The scientists are confused. This may mean that, in the light of the unusual adverse events, they have executed the option of unblinding the study. This implies that the trial has (or is being) ended, as not being double-blinded itself impacts the veracity of a continuing study. In a properly double-blinded study, the scientists would not know Cueball or Megan was the control and would only dutifully record their observations. However, it may be equally confusing even if they don't yet know which cohorts either participant are members of (for all they know, these two are from the same one), as the treatment may or may not be creating hallucinations even as the non-treatment may or may not seem to clear up rashes.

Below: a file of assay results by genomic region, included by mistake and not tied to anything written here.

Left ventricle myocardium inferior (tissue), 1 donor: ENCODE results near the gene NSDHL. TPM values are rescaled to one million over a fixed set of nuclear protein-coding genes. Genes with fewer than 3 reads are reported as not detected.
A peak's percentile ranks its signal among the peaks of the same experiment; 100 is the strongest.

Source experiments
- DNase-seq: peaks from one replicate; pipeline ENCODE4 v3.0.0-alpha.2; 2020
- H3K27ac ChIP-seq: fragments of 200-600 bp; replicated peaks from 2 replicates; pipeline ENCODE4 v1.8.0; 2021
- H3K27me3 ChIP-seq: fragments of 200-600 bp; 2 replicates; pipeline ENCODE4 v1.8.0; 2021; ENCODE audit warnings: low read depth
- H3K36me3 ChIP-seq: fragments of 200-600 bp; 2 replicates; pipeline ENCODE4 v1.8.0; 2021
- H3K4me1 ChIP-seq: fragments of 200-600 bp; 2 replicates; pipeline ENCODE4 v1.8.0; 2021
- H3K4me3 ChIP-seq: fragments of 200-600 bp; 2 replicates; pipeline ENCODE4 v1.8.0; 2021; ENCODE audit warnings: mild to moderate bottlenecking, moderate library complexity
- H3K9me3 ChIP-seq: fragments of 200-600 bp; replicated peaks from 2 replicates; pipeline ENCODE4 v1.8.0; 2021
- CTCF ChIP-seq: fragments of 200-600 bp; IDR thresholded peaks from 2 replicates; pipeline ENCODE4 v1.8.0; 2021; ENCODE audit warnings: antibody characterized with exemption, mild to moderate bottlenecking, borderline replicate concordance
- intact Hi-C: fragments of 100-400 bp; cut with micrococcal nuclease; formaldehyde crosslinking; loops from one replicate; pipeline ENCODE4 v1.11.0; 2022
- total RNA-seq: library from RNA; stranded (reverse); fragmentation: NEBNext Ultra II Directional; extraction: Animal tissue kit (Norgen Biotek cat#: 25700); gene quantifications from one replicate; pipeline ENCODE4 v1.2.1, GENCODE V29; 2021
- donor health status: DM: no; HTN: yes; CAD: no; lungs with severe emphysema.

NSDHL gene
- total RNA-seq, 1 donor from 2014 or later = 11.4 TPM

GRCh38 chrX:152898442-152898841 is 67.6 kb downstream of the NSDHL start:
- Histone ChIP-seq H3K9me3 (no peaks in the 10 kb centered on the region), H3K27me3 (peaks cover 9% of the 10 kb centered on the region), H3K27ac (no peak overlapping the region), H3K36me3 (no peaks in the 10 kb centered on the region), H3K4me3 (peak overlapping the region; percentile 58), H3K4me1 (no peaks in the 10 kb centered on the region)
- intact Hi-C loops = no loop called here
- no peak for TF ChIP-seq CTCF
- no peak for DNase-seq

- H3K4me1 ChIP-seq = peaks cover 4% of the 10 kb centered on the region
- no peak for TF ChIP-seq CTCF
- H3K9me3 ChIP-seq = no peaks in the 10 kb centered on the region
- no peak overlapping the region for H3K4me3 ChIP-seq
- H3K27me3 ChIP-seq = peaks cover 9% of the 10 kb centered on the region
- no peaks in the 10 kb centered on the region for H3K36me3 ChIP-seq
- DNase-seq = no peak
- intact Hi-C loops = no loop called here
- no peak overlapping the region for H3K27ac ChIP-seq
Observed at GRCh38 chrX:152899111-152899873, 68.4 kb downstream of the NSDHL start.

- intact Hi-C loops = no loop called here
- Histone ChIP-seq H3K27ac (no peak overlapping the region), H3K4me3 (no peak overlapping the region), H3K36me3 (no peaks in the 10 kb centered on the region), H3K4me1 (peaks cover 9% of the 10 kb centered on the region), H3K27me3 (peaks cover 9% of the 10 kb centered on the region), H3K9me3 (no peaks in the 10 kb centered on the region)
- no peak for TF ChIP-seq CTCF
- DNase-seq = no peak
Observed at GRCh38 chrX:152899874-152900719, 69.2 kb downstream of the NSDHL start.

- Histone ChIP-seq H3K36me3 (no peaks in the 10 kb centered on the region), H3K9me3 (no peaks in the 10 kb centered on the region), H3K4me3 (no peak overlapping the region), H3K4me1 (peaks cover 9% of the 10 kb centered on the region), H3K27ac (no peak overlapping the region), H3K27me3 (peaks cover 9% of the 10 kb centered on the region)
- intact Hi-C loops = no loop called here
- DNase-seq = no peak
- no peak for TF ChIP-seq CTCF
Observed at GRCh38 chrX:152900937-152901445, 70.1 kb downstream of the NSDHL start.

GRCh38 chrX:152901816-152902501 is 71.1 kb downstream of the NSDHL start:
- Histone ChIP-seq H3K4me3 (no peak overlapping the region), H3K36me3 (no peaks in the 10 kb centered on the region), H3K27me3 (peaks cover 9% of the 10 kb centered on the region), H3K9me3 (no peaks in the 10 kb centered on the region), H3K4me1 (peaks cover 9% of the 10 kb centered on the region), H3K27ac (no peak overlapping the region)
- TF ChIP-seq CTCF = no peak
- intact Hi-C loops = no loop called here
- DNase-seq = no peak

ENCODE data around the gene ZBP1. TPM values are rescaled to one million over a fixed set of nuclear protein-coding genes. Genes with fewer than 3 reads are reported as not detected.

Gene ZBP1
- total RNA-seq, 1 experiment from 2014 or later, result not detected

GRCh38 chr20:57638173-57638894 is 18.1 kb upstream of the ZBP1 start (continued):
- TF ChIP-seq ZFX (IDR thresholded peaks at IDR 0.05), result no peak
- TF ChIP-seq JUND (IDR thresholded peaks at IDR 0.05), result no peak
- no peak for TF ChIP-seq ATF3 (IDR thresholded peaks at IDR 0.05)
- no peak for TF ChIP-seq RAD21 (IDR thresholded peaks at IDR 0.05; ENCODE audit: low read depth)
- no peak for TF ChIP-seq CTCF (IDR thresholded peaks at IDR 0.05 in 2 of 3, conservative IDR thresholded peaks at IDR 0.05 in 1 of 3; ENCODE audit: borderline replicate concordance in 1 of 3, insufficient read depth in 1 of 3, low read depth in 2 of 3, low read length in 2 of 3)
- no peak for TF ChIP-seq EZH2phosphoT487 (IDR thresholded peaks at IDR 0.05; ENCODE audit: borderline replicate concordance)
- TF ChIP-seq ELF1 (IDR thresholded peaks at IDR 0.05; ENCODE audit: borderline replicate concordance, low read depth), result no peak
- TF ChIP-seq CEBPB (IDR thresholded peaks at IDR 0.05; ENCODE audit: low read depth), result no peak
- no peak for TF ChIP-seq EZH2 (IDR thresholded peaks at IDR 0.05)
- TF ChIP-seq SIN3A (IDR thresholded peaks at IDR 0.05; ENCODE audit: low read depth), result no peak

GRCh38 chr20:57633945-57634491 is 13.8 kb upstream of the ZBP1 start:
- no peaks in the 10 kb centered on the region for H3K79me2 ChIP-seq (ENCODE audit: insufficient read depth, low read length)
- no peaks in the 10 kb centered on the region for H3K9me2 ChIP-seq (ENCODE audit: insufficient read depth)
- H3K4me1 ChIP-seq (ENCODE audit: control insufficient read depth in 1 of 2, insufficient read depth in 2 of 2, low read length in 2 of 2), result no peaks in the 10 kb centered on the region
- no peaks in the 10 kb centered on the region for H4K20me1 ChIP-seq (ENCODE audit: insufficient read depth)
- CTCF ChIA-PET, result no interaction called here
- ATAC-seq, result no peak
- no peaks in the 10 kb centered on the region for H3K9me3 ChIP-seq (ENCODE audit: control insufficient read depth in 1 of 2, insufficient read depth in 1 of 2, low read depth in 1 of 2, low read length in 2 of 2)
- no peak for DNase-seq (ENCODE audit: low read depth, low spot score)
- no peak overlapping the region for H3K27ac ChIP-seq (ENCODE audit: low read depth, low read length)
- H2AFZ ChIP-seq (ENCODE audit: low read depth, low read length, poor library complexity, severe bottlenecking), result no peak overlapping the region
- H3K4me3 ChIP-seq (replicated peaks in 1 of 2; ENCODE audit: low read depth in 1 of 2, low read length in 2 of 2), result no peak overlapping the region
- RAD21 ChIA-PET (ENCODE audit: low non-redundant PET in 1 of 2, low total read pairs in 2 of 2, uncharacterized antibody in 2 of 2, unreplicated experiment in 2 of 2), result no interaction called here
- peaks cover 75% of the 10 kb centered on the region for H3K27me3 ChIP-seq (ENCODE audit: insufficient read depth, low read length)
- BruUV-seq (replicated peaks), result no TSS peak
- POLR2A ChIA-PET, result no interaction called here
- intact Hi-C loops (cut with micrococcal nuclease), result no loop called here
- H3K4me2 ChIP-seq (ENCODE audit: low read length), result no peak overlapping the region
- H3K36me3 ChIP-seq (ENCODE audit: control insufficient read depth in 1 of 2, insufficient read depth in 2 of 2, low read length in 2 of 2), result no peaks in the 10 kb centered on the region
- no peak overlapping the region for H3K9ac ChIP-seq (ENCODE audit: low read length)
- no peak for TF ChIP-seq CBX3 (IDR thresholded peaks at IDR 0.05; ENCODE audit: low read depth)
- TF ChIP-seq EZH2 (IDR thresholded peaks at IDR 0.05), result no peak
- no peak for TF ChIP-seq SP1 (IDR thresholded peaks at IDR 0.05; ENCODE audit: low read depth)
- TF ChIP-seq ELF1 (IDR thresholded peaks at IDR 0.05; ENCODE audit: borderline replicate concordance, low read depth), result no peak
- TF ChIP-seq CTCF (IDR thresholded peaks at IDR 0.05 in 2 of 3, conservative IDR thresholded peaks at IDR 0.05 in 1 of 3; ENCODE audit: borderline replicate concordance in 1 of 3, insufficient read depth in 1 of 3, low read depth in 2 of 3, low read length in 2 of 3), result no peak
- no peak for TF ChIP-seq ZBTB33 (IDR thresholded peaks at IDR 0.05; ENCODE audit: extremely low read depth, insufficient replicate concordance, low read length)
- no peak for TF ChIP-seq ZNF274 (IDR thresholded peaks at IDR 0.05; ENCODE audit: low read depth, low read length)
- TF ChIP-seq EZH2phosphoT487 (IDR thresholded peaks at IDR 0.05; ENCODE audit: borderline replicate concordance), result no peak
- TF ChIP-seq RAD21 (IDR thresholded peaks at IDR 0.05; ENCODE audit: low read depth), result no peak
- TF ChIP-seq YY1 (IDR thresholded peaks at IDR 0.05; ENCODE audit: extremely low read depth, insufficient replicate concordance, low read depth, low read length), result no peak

Depending upon how the flailing-limbed individual is interpretted, one or other 'treatment' may even have actually promoted the growth of additional body parts. Logically, this is more likely to arise from a trial drug intended to affect surface tissues (though still far from the usual expectations of any "anti-rash treatment") than a commonly used hallucinogen whose effects are generally understood to be on brain-chemistry and nervous function. Either outcome should worry any observer, even those not under the misconception that a placebo (also an unlikely cause, by definition) might be the provocative agent in this instance.